Explore Morocco Through the Eyes of Artist Marcel Dzama
The romance of travel has long captivated artists; the thrill of discovery opening up new artistic worlds and leading to exciting creative pathways. One only needs to think of Vincent van Gogh, who created his most famous works after being captivated by the light in the South of France, or John Singer Sargent, who was unable to resist the allure of the shimmering canals in Venice.
For celebrated Canadian artist Marcel Dzama, a trip to Morocco with his family in 2018 inspired a whimsical new series that now forms part of an online exhibition titled “Pink Moon” at David Zwirner and Louis Vuitton’s forthcoming travel book series, slated to be published later this spring. During a time when most of the world is bunkered down at home and social distancing is in full force, these magical vignettes satisfy our collective wanderlust and allow us to be transported to bustling markets filled with ornate textiles, musical street performances, and a calm desert night under the twinkling stars.
“I find travel takes you out of your element and makes you see things in a new way,” Dzama tells Galerie from his Brooklyn home, where he lives with his wife and son. Known for his pen-and-ink drawings, Dzama masterfully mixes mythology, folklore, and art historical references to make subtle nods at the political realities we currently face. Feeling burned out from working on a ballet, two films, and three shows in a year, he welcomed the trip as a chance to reset. “My work had become very political, and it was exhausting to be so outraged by the current administration. I wanted to forget about everything and be overwhelmed by something new.”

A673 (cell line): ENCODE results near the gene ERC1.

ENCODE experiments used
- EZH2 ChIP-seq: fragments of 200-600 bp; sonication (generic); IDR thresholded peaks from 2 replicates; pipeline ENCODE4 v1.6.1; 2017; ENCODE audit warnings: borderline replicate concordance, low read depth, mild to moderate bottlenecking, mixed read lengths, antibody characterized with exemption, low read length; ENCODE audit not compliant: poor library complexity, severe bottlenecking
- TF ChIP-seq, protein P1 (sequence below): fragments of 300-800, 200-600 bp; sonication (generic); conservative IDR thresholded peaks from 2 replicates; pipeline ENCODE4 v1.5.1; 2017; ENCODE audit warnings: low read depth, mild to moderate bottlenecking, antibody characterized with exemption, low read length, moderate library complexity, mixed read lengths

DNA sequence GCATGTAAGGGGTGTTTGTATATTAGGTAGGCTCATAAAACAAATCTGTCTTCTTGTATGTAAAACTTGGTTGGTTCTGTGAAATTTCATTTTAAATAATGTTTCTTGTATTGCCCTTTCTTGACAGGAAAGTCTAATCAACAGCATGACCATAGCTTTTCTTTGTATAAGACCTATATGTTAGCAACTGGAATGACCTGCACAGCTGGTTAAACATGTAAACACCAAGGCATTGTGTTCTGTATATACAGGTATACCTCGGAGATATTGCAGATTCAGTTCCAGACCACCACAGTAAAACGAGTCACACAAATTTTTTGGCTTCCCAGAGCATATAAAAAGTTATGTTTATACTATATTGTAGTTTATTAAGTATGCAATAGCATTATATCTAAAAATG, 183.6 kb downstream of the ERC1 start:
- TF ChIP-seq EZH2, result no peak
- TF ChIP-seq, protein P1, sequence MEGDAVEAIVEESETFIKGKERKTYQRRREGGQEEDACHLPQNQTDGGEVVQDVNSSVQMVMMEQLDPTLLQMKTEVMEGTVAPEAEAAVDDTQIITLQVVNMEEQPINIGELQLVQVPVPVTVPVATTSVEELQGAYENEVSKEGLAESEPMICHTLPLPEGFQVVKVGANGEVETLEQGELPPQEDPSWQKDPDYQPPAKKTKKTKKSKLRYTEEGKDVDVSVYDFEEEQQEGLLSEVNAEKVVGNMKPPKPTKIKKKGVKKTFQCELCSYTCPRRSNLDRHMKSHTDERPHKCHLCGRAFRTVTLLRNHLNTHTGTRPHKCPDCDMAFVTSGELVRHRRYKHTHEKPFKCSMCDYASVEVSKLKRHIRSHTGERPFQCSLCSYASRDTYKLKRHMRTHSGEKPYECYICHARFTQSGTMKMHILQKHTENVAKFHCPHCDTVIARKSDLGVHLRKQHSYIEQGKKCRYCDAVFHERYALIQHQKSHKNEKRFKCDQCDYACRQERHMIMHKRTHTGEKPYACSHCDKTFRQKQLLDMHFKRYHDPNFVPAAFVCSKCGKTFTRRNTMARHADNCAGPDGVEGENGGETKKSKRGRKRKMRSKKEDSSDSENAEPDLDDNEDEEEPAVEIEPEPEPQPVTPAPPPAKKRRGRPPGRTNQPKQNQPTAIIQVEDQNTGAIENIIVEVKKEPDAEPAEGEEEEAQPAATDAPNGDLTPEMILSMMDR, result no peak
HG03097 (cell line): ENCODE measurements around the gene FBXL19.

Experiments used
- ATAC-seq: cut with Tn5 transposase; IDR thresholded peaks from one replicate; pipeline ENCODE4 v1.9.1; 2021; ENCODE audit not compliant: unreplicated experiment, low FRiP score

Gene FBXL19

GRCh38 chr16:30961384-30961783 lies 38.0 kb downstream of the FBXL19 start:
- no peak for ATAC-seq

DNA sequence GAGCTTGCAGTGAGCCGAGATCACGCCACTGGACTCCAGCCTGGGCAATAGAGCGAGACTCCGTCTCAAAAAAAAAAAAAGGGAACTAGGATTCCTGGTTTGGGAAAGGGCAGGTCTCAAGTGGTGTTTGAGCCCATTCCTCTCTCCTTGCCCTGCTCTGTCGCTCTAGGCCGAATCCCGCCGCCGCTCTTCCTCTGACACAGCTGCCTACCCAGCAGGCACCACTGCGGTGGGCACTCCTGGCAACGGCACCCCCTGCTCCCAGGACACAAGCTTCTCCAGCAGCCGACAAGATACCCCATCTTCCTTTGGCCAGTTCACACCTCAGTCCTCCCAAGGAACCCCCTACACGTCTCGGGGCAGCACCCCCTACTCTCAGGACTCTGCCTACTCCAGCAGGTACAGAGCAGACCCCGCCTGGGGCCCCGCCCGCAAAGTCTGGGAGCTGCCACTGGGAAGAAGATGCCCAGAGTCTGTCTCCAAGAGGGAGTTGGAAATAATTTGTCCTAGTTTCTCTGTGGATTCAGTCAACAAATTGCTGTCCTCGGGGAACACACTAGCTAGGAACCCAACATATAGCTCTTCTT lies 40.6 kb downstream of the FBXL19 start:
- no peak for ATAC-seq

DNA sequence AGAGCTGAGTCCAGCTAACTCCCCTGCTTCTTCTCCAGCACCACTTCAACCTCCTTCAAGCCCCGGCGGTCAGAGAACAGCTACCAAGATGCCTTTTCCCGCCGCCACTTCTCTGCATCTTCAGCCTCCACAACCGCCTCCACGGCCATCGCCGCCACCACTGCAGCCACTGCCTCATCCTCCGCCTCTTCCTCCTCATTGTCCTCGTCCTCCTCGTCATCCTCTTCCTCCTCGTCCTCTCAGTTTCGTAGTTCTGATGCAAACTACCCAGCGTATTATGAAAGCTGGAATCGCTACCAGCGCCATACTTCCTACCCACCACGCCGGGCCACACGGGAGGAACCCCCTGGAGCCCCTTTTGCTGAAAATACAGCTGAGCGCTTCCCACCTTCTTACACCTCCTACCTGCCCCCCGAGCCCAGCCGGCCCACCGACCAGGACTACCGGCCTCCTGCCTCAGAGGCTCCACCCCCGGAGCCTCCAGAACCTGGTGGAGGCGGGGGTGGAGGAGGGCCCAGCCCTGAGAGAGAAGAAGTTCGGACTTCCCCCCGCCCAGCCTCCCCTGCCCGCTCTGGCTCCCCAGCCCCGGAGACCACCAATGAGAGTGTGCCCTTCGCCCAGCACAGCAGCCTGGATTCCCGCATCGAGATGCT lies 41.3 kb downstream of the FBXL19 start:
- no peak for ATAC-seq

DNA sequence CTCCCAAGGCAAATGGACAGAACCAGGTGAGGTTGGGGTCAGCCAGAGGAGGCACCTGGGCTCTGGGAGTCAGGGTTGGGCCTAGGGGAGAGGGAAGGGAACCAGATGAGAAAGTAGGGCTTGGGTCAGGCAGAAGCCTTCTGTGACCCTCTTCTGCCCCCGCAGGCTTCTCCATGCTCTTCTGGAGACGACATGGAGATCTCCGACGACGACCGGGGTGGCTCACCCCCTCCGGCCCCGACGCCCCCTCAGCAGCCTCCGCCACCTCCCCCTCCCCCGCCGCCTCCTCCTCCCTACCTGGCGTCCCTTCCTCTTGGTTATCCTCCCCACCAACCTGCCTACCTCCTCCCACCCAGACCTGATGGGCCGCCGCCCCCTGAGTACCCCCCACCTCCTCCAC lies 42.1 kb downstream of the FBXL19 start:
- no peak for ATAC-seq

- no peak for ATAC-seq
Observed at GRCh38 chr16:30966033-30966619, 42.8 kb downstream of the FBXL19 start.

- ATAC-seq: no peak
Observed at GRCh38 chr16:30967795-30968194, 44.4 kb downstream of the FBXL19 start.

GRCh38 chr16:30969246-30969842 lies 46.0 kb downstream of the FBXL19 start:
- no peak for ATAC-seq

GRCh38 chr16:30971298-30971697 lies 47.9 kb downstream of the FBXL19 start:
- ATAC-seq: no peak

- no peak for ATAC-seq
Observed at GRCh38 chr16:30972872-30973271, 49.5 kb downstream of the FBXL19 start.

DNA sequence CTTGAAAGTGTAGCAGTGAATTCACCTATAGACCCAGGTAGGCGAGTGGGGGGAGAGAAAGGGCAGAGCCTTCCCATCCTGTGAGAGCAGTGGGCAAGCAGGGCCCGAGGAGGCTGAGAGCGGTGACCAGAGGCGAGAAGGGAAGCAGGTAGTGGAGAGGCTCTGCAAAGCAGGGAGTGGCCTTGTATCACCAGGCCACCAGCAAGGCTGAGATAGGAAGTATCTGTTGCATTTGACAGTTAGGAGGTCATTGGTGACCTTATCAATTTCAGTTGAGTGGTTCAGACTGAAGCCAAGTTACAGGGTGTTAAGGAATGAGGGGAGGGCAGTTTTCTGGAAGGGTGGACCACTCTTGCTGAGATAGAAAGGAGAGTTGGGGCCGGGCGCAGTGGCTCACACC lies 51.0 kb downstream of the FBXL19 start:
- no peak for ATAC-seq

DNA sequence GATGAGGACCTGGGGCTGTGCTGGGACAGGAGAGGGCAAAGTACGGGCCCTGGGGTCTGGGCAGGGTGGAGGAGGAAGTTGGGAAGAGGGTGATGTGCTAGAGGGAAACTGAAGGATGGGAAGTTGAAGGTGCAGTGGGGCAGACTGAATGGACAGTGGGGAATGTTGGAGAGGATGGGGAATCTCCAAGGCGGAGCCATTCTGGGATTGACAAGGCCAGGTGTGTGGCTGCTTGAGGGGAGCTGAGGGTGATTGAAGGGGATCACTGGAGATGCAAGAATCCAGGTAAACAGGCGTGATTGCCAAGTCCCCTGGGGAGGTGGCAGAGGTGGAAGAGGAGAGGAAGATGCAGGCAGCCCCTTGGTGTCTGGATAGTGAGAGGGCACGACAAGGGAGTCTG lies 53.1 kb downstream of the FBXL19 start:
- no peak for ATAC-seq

A keen discoverer, Dzama charted his journey to the historic cities of Marrakech, Tangier, Fez, Essaouira, the Rif and High Atlas Mountains, Beni Mellal, and to the far-flung Agafay Desert in order to observe the day-to-day lives of the local people and their rich traditions. “My first impression of Morocco was how bright and colorful it was, and it stayed with me after leaving,” he says, reflecting on how his palette became heavier on blue and yellows. “The textiles, clothing, and carpets really influenced my practice.”
Armed with a small digital camera, sketchbook, and watercolor paper, Dzama drew numerous sketches in situ, and then used them in his works upon returning to the U.S. “Sometimes I would just write down ideas or loosely draw something in my sketchbook and other times I would just draw something on my watercolor paper,” he says. “I also took photos to influence the work and to remember all the places we have been.”
Working on and off on the project for two years, Dzama noticed the earlier works were more representational, documenting what he saw, but as time passed they moved into something more abstract, dreamlike, and surreal— “the feeling that stayed long after,” he says.
David Zwirner’s “Pink Moon” exhibition also features a series of works from a trip to Mexico Dzama embarked on earlier this year, before the borders closed to travel. The drawings depict a playful mix of lush, tropical imagery and idealized scenes of leisure and play. “It was a great renewal,” he says. “My work is so often sinister, but with these I hope to convey some hopefulness.”
“Pink Moon” is on view at David Zwirner gallery’s online viewing room here.